Economics at your fingertips  

Is the squeaky wheel getting the grease? Earnings management and government subsidies

Yujie Zhao, Donghua Zhou, Kangsheng Zhao and Ping Zhou

International Review of Economics & Finance, 2019, vol. 63, issue C, 297-312

Abstract: We study the impact of earnings management on government subsidies using a sample of China's utility firms. Our findings suggest that negative earnings management is associated with increased government subsidies, especially for policy subsidies with the goal of helping weak firms and high government discretion in target selection. The findings are robust to a battery of alternative variable definitions and estimation methods. We further observe that perk consumption, empire building, and promotion may be the three motivations for managers engaging in earnings management. Incentive compensation increases the cost of understating income while rent seeking and political connections can substitute for earnings management in obtaining subsidies; thus, the above results hold only for firms with no incentive compensation, low rent seeking, or no political connection. Effective external monitoring can reduce managers' misbehavior, so the positive effect is not significant for strong monitoring firms. Moreover, negative earnings management will reduce firm profitability and destroy firm value in the future, while improving social performance in hiring more employees and paying more taxes, which could impair firm profitability.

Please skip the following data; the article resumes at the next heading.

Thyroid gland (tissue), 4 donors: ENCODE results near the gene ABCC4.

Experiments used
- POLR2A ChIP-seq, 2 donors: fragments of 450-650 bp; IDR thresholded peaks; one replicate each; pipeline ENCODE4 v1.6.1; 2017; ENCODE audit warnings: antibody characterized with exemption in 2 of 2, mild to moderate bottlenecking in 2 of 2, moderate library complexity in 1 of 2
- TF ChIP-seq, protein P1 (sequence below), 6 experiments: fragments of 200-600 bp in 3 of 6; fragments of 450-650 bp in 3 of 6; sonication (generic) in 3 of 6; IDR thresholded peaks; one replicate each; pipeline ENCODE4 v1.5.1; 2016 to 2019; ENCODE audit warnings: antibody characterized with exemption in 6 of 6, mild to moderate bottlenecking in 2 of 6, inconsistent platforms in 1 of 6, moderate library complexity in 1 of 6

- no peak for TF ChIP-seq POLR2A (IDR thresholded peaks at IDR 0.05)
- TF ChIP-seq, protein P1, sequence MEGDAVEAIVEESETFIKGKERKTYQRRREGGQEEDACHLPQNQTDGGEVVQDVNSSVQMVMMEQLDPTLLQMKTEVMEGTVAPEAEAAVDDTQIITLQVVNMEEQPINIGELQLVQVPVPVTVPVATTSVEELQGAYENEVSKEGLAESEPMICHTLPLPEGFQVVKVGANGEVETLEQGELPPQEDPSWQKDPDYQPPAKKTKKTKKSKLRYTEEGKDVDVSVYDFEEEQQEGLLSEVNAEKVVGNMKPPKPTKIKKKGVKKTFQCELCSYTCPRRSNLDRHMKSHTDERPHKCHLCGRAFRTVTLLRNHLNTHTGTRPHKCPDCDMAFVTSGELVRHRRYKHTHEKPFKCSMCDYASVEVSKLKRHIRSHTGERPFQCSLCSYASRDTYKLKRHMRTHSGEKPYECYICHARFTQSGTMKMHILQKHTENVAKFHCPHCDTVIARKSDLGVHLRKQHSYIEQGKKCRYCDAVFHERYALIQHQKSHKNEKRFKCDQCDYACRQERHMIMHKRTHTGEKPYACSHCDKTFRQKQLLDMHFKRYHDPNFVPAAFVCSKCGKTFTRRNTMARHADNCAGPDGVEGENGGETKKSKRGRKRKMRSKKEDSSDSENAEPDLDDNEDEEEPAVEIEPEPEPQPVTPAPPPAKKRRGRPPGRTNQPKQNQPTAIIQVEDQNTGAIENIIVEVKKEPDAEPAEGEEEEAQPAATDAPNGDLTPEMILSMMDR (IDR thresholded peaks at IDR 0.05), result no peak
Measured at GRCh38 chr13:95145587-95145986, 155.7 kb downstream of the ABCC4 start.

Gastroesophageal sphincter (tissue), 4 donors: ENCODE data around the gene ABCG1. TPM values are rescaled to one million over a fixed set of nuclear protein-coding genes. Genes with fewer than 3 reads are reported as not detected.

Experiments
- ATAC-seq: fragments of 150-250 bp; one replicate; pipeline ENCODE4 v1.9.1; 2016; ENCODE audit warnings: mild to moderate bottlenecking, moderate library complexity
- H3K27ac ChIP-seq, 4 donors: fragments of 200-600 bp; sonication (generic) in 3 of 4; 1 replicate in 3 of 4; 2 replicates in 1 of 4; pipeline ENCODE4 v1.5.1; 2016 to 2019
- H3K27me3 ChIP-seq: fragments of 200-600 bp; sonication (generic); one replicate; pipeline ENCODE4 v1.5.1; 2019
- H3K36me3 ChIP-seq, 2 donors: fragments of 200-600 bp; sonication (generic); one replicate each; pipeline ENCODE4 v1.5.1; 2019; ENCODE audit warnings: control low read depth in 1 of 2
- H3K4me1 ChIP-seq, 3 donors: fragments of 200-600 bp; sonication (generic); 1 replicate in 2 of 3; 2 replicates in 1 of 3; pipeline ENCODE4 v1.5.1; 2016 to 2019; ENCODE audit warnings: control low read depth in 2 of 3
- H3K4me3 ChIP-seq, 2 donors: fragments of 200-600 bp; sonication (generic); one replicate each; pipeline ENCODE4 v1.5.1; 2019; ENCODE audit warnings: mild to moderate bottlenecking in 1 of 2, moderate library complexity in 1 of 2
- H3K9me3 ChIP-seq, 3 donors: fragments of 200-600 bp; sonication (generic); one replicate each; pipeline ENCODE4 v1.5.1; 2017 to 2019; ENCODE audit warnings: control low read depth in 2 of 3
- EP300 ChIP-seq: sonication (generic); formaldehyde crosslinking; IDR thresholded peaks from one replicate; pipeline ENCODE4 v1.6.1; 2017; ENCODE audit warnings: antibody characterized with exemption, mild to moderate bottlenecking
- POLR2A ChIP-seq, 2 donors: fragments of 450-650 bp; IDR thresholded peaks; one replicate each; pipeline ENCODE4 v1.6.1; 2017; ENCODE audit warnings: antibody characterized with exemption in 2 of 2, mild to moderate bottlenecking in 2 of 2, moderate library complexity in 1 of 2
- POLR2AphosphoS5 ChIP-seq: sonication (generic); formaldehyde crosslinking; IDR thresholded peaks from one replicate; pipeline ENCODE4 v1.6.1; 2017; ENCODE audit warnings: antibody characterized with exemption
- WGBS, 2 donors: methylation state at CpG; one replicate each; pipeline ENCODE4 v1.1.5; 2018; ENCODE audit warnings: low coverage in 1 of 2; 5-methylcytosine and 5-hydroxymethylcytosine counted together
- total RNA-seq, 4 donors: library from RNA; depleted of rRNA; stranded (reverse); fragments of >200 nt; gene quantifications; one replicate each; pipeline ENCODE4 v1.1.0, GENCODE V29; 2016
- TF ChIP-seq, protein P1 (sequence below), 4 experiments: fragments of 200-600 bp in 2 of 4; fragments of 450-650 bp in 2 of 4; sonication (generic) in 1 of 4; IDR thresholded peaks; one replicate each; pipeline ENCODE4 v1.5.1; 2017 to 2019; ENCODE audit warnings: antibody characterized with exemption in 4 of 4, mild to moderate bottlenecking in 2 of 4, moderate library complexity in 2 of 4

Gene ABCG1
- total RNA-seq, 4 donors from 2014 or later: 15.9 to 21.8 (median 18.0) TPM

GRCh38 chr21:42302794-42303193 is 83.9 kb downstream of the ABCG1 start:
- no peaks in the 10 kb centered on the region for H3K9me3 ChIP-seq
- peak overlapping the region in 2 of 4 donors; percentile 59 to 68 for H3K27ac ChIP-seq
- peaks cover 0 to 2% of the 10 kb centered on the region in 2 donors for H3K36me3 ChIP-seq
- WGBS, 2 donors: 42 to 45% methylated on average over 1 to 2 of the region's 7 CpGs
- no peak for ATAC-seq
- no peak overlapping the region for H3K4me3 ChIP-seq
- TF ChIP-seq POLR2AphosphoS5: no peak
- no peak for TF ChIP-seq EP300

Keywords: Earnings management; Government subsidies; Motivations; Economic and social performance; China (search for similar items in EconPapers)
JEL-codes: G10 G30 M41 (search for similar items in EconPapers)
Date: 2019
References: View references in EconPapers View complete reference list from CitEc
Citations: View citations in EconPapers (1) Track citations by RSS feed

Downloads: (external link)
Full text for ScienceDirect subscribers only

Related works:
This item may be available elsewhere in EconPapers: Search for items with the same title.

Export reference: BibTeX RIS (EndNote, ProCite, RefMan) HTML/Text

Persistent link:

DOI: 10.1016/j.iref.2019.03.012

Access Statistics for this article

International Review of Economics & Finance is currently edited by H. Beladi and C. Chen

More articles in International Review of Economics & Finance from Elsevier
Bibliographic data for series maintained by Haili He ().

Page updated 2020-07-01
Handle: RePEc:eee:reveco:v:63:y:2019:i:c:p:297-312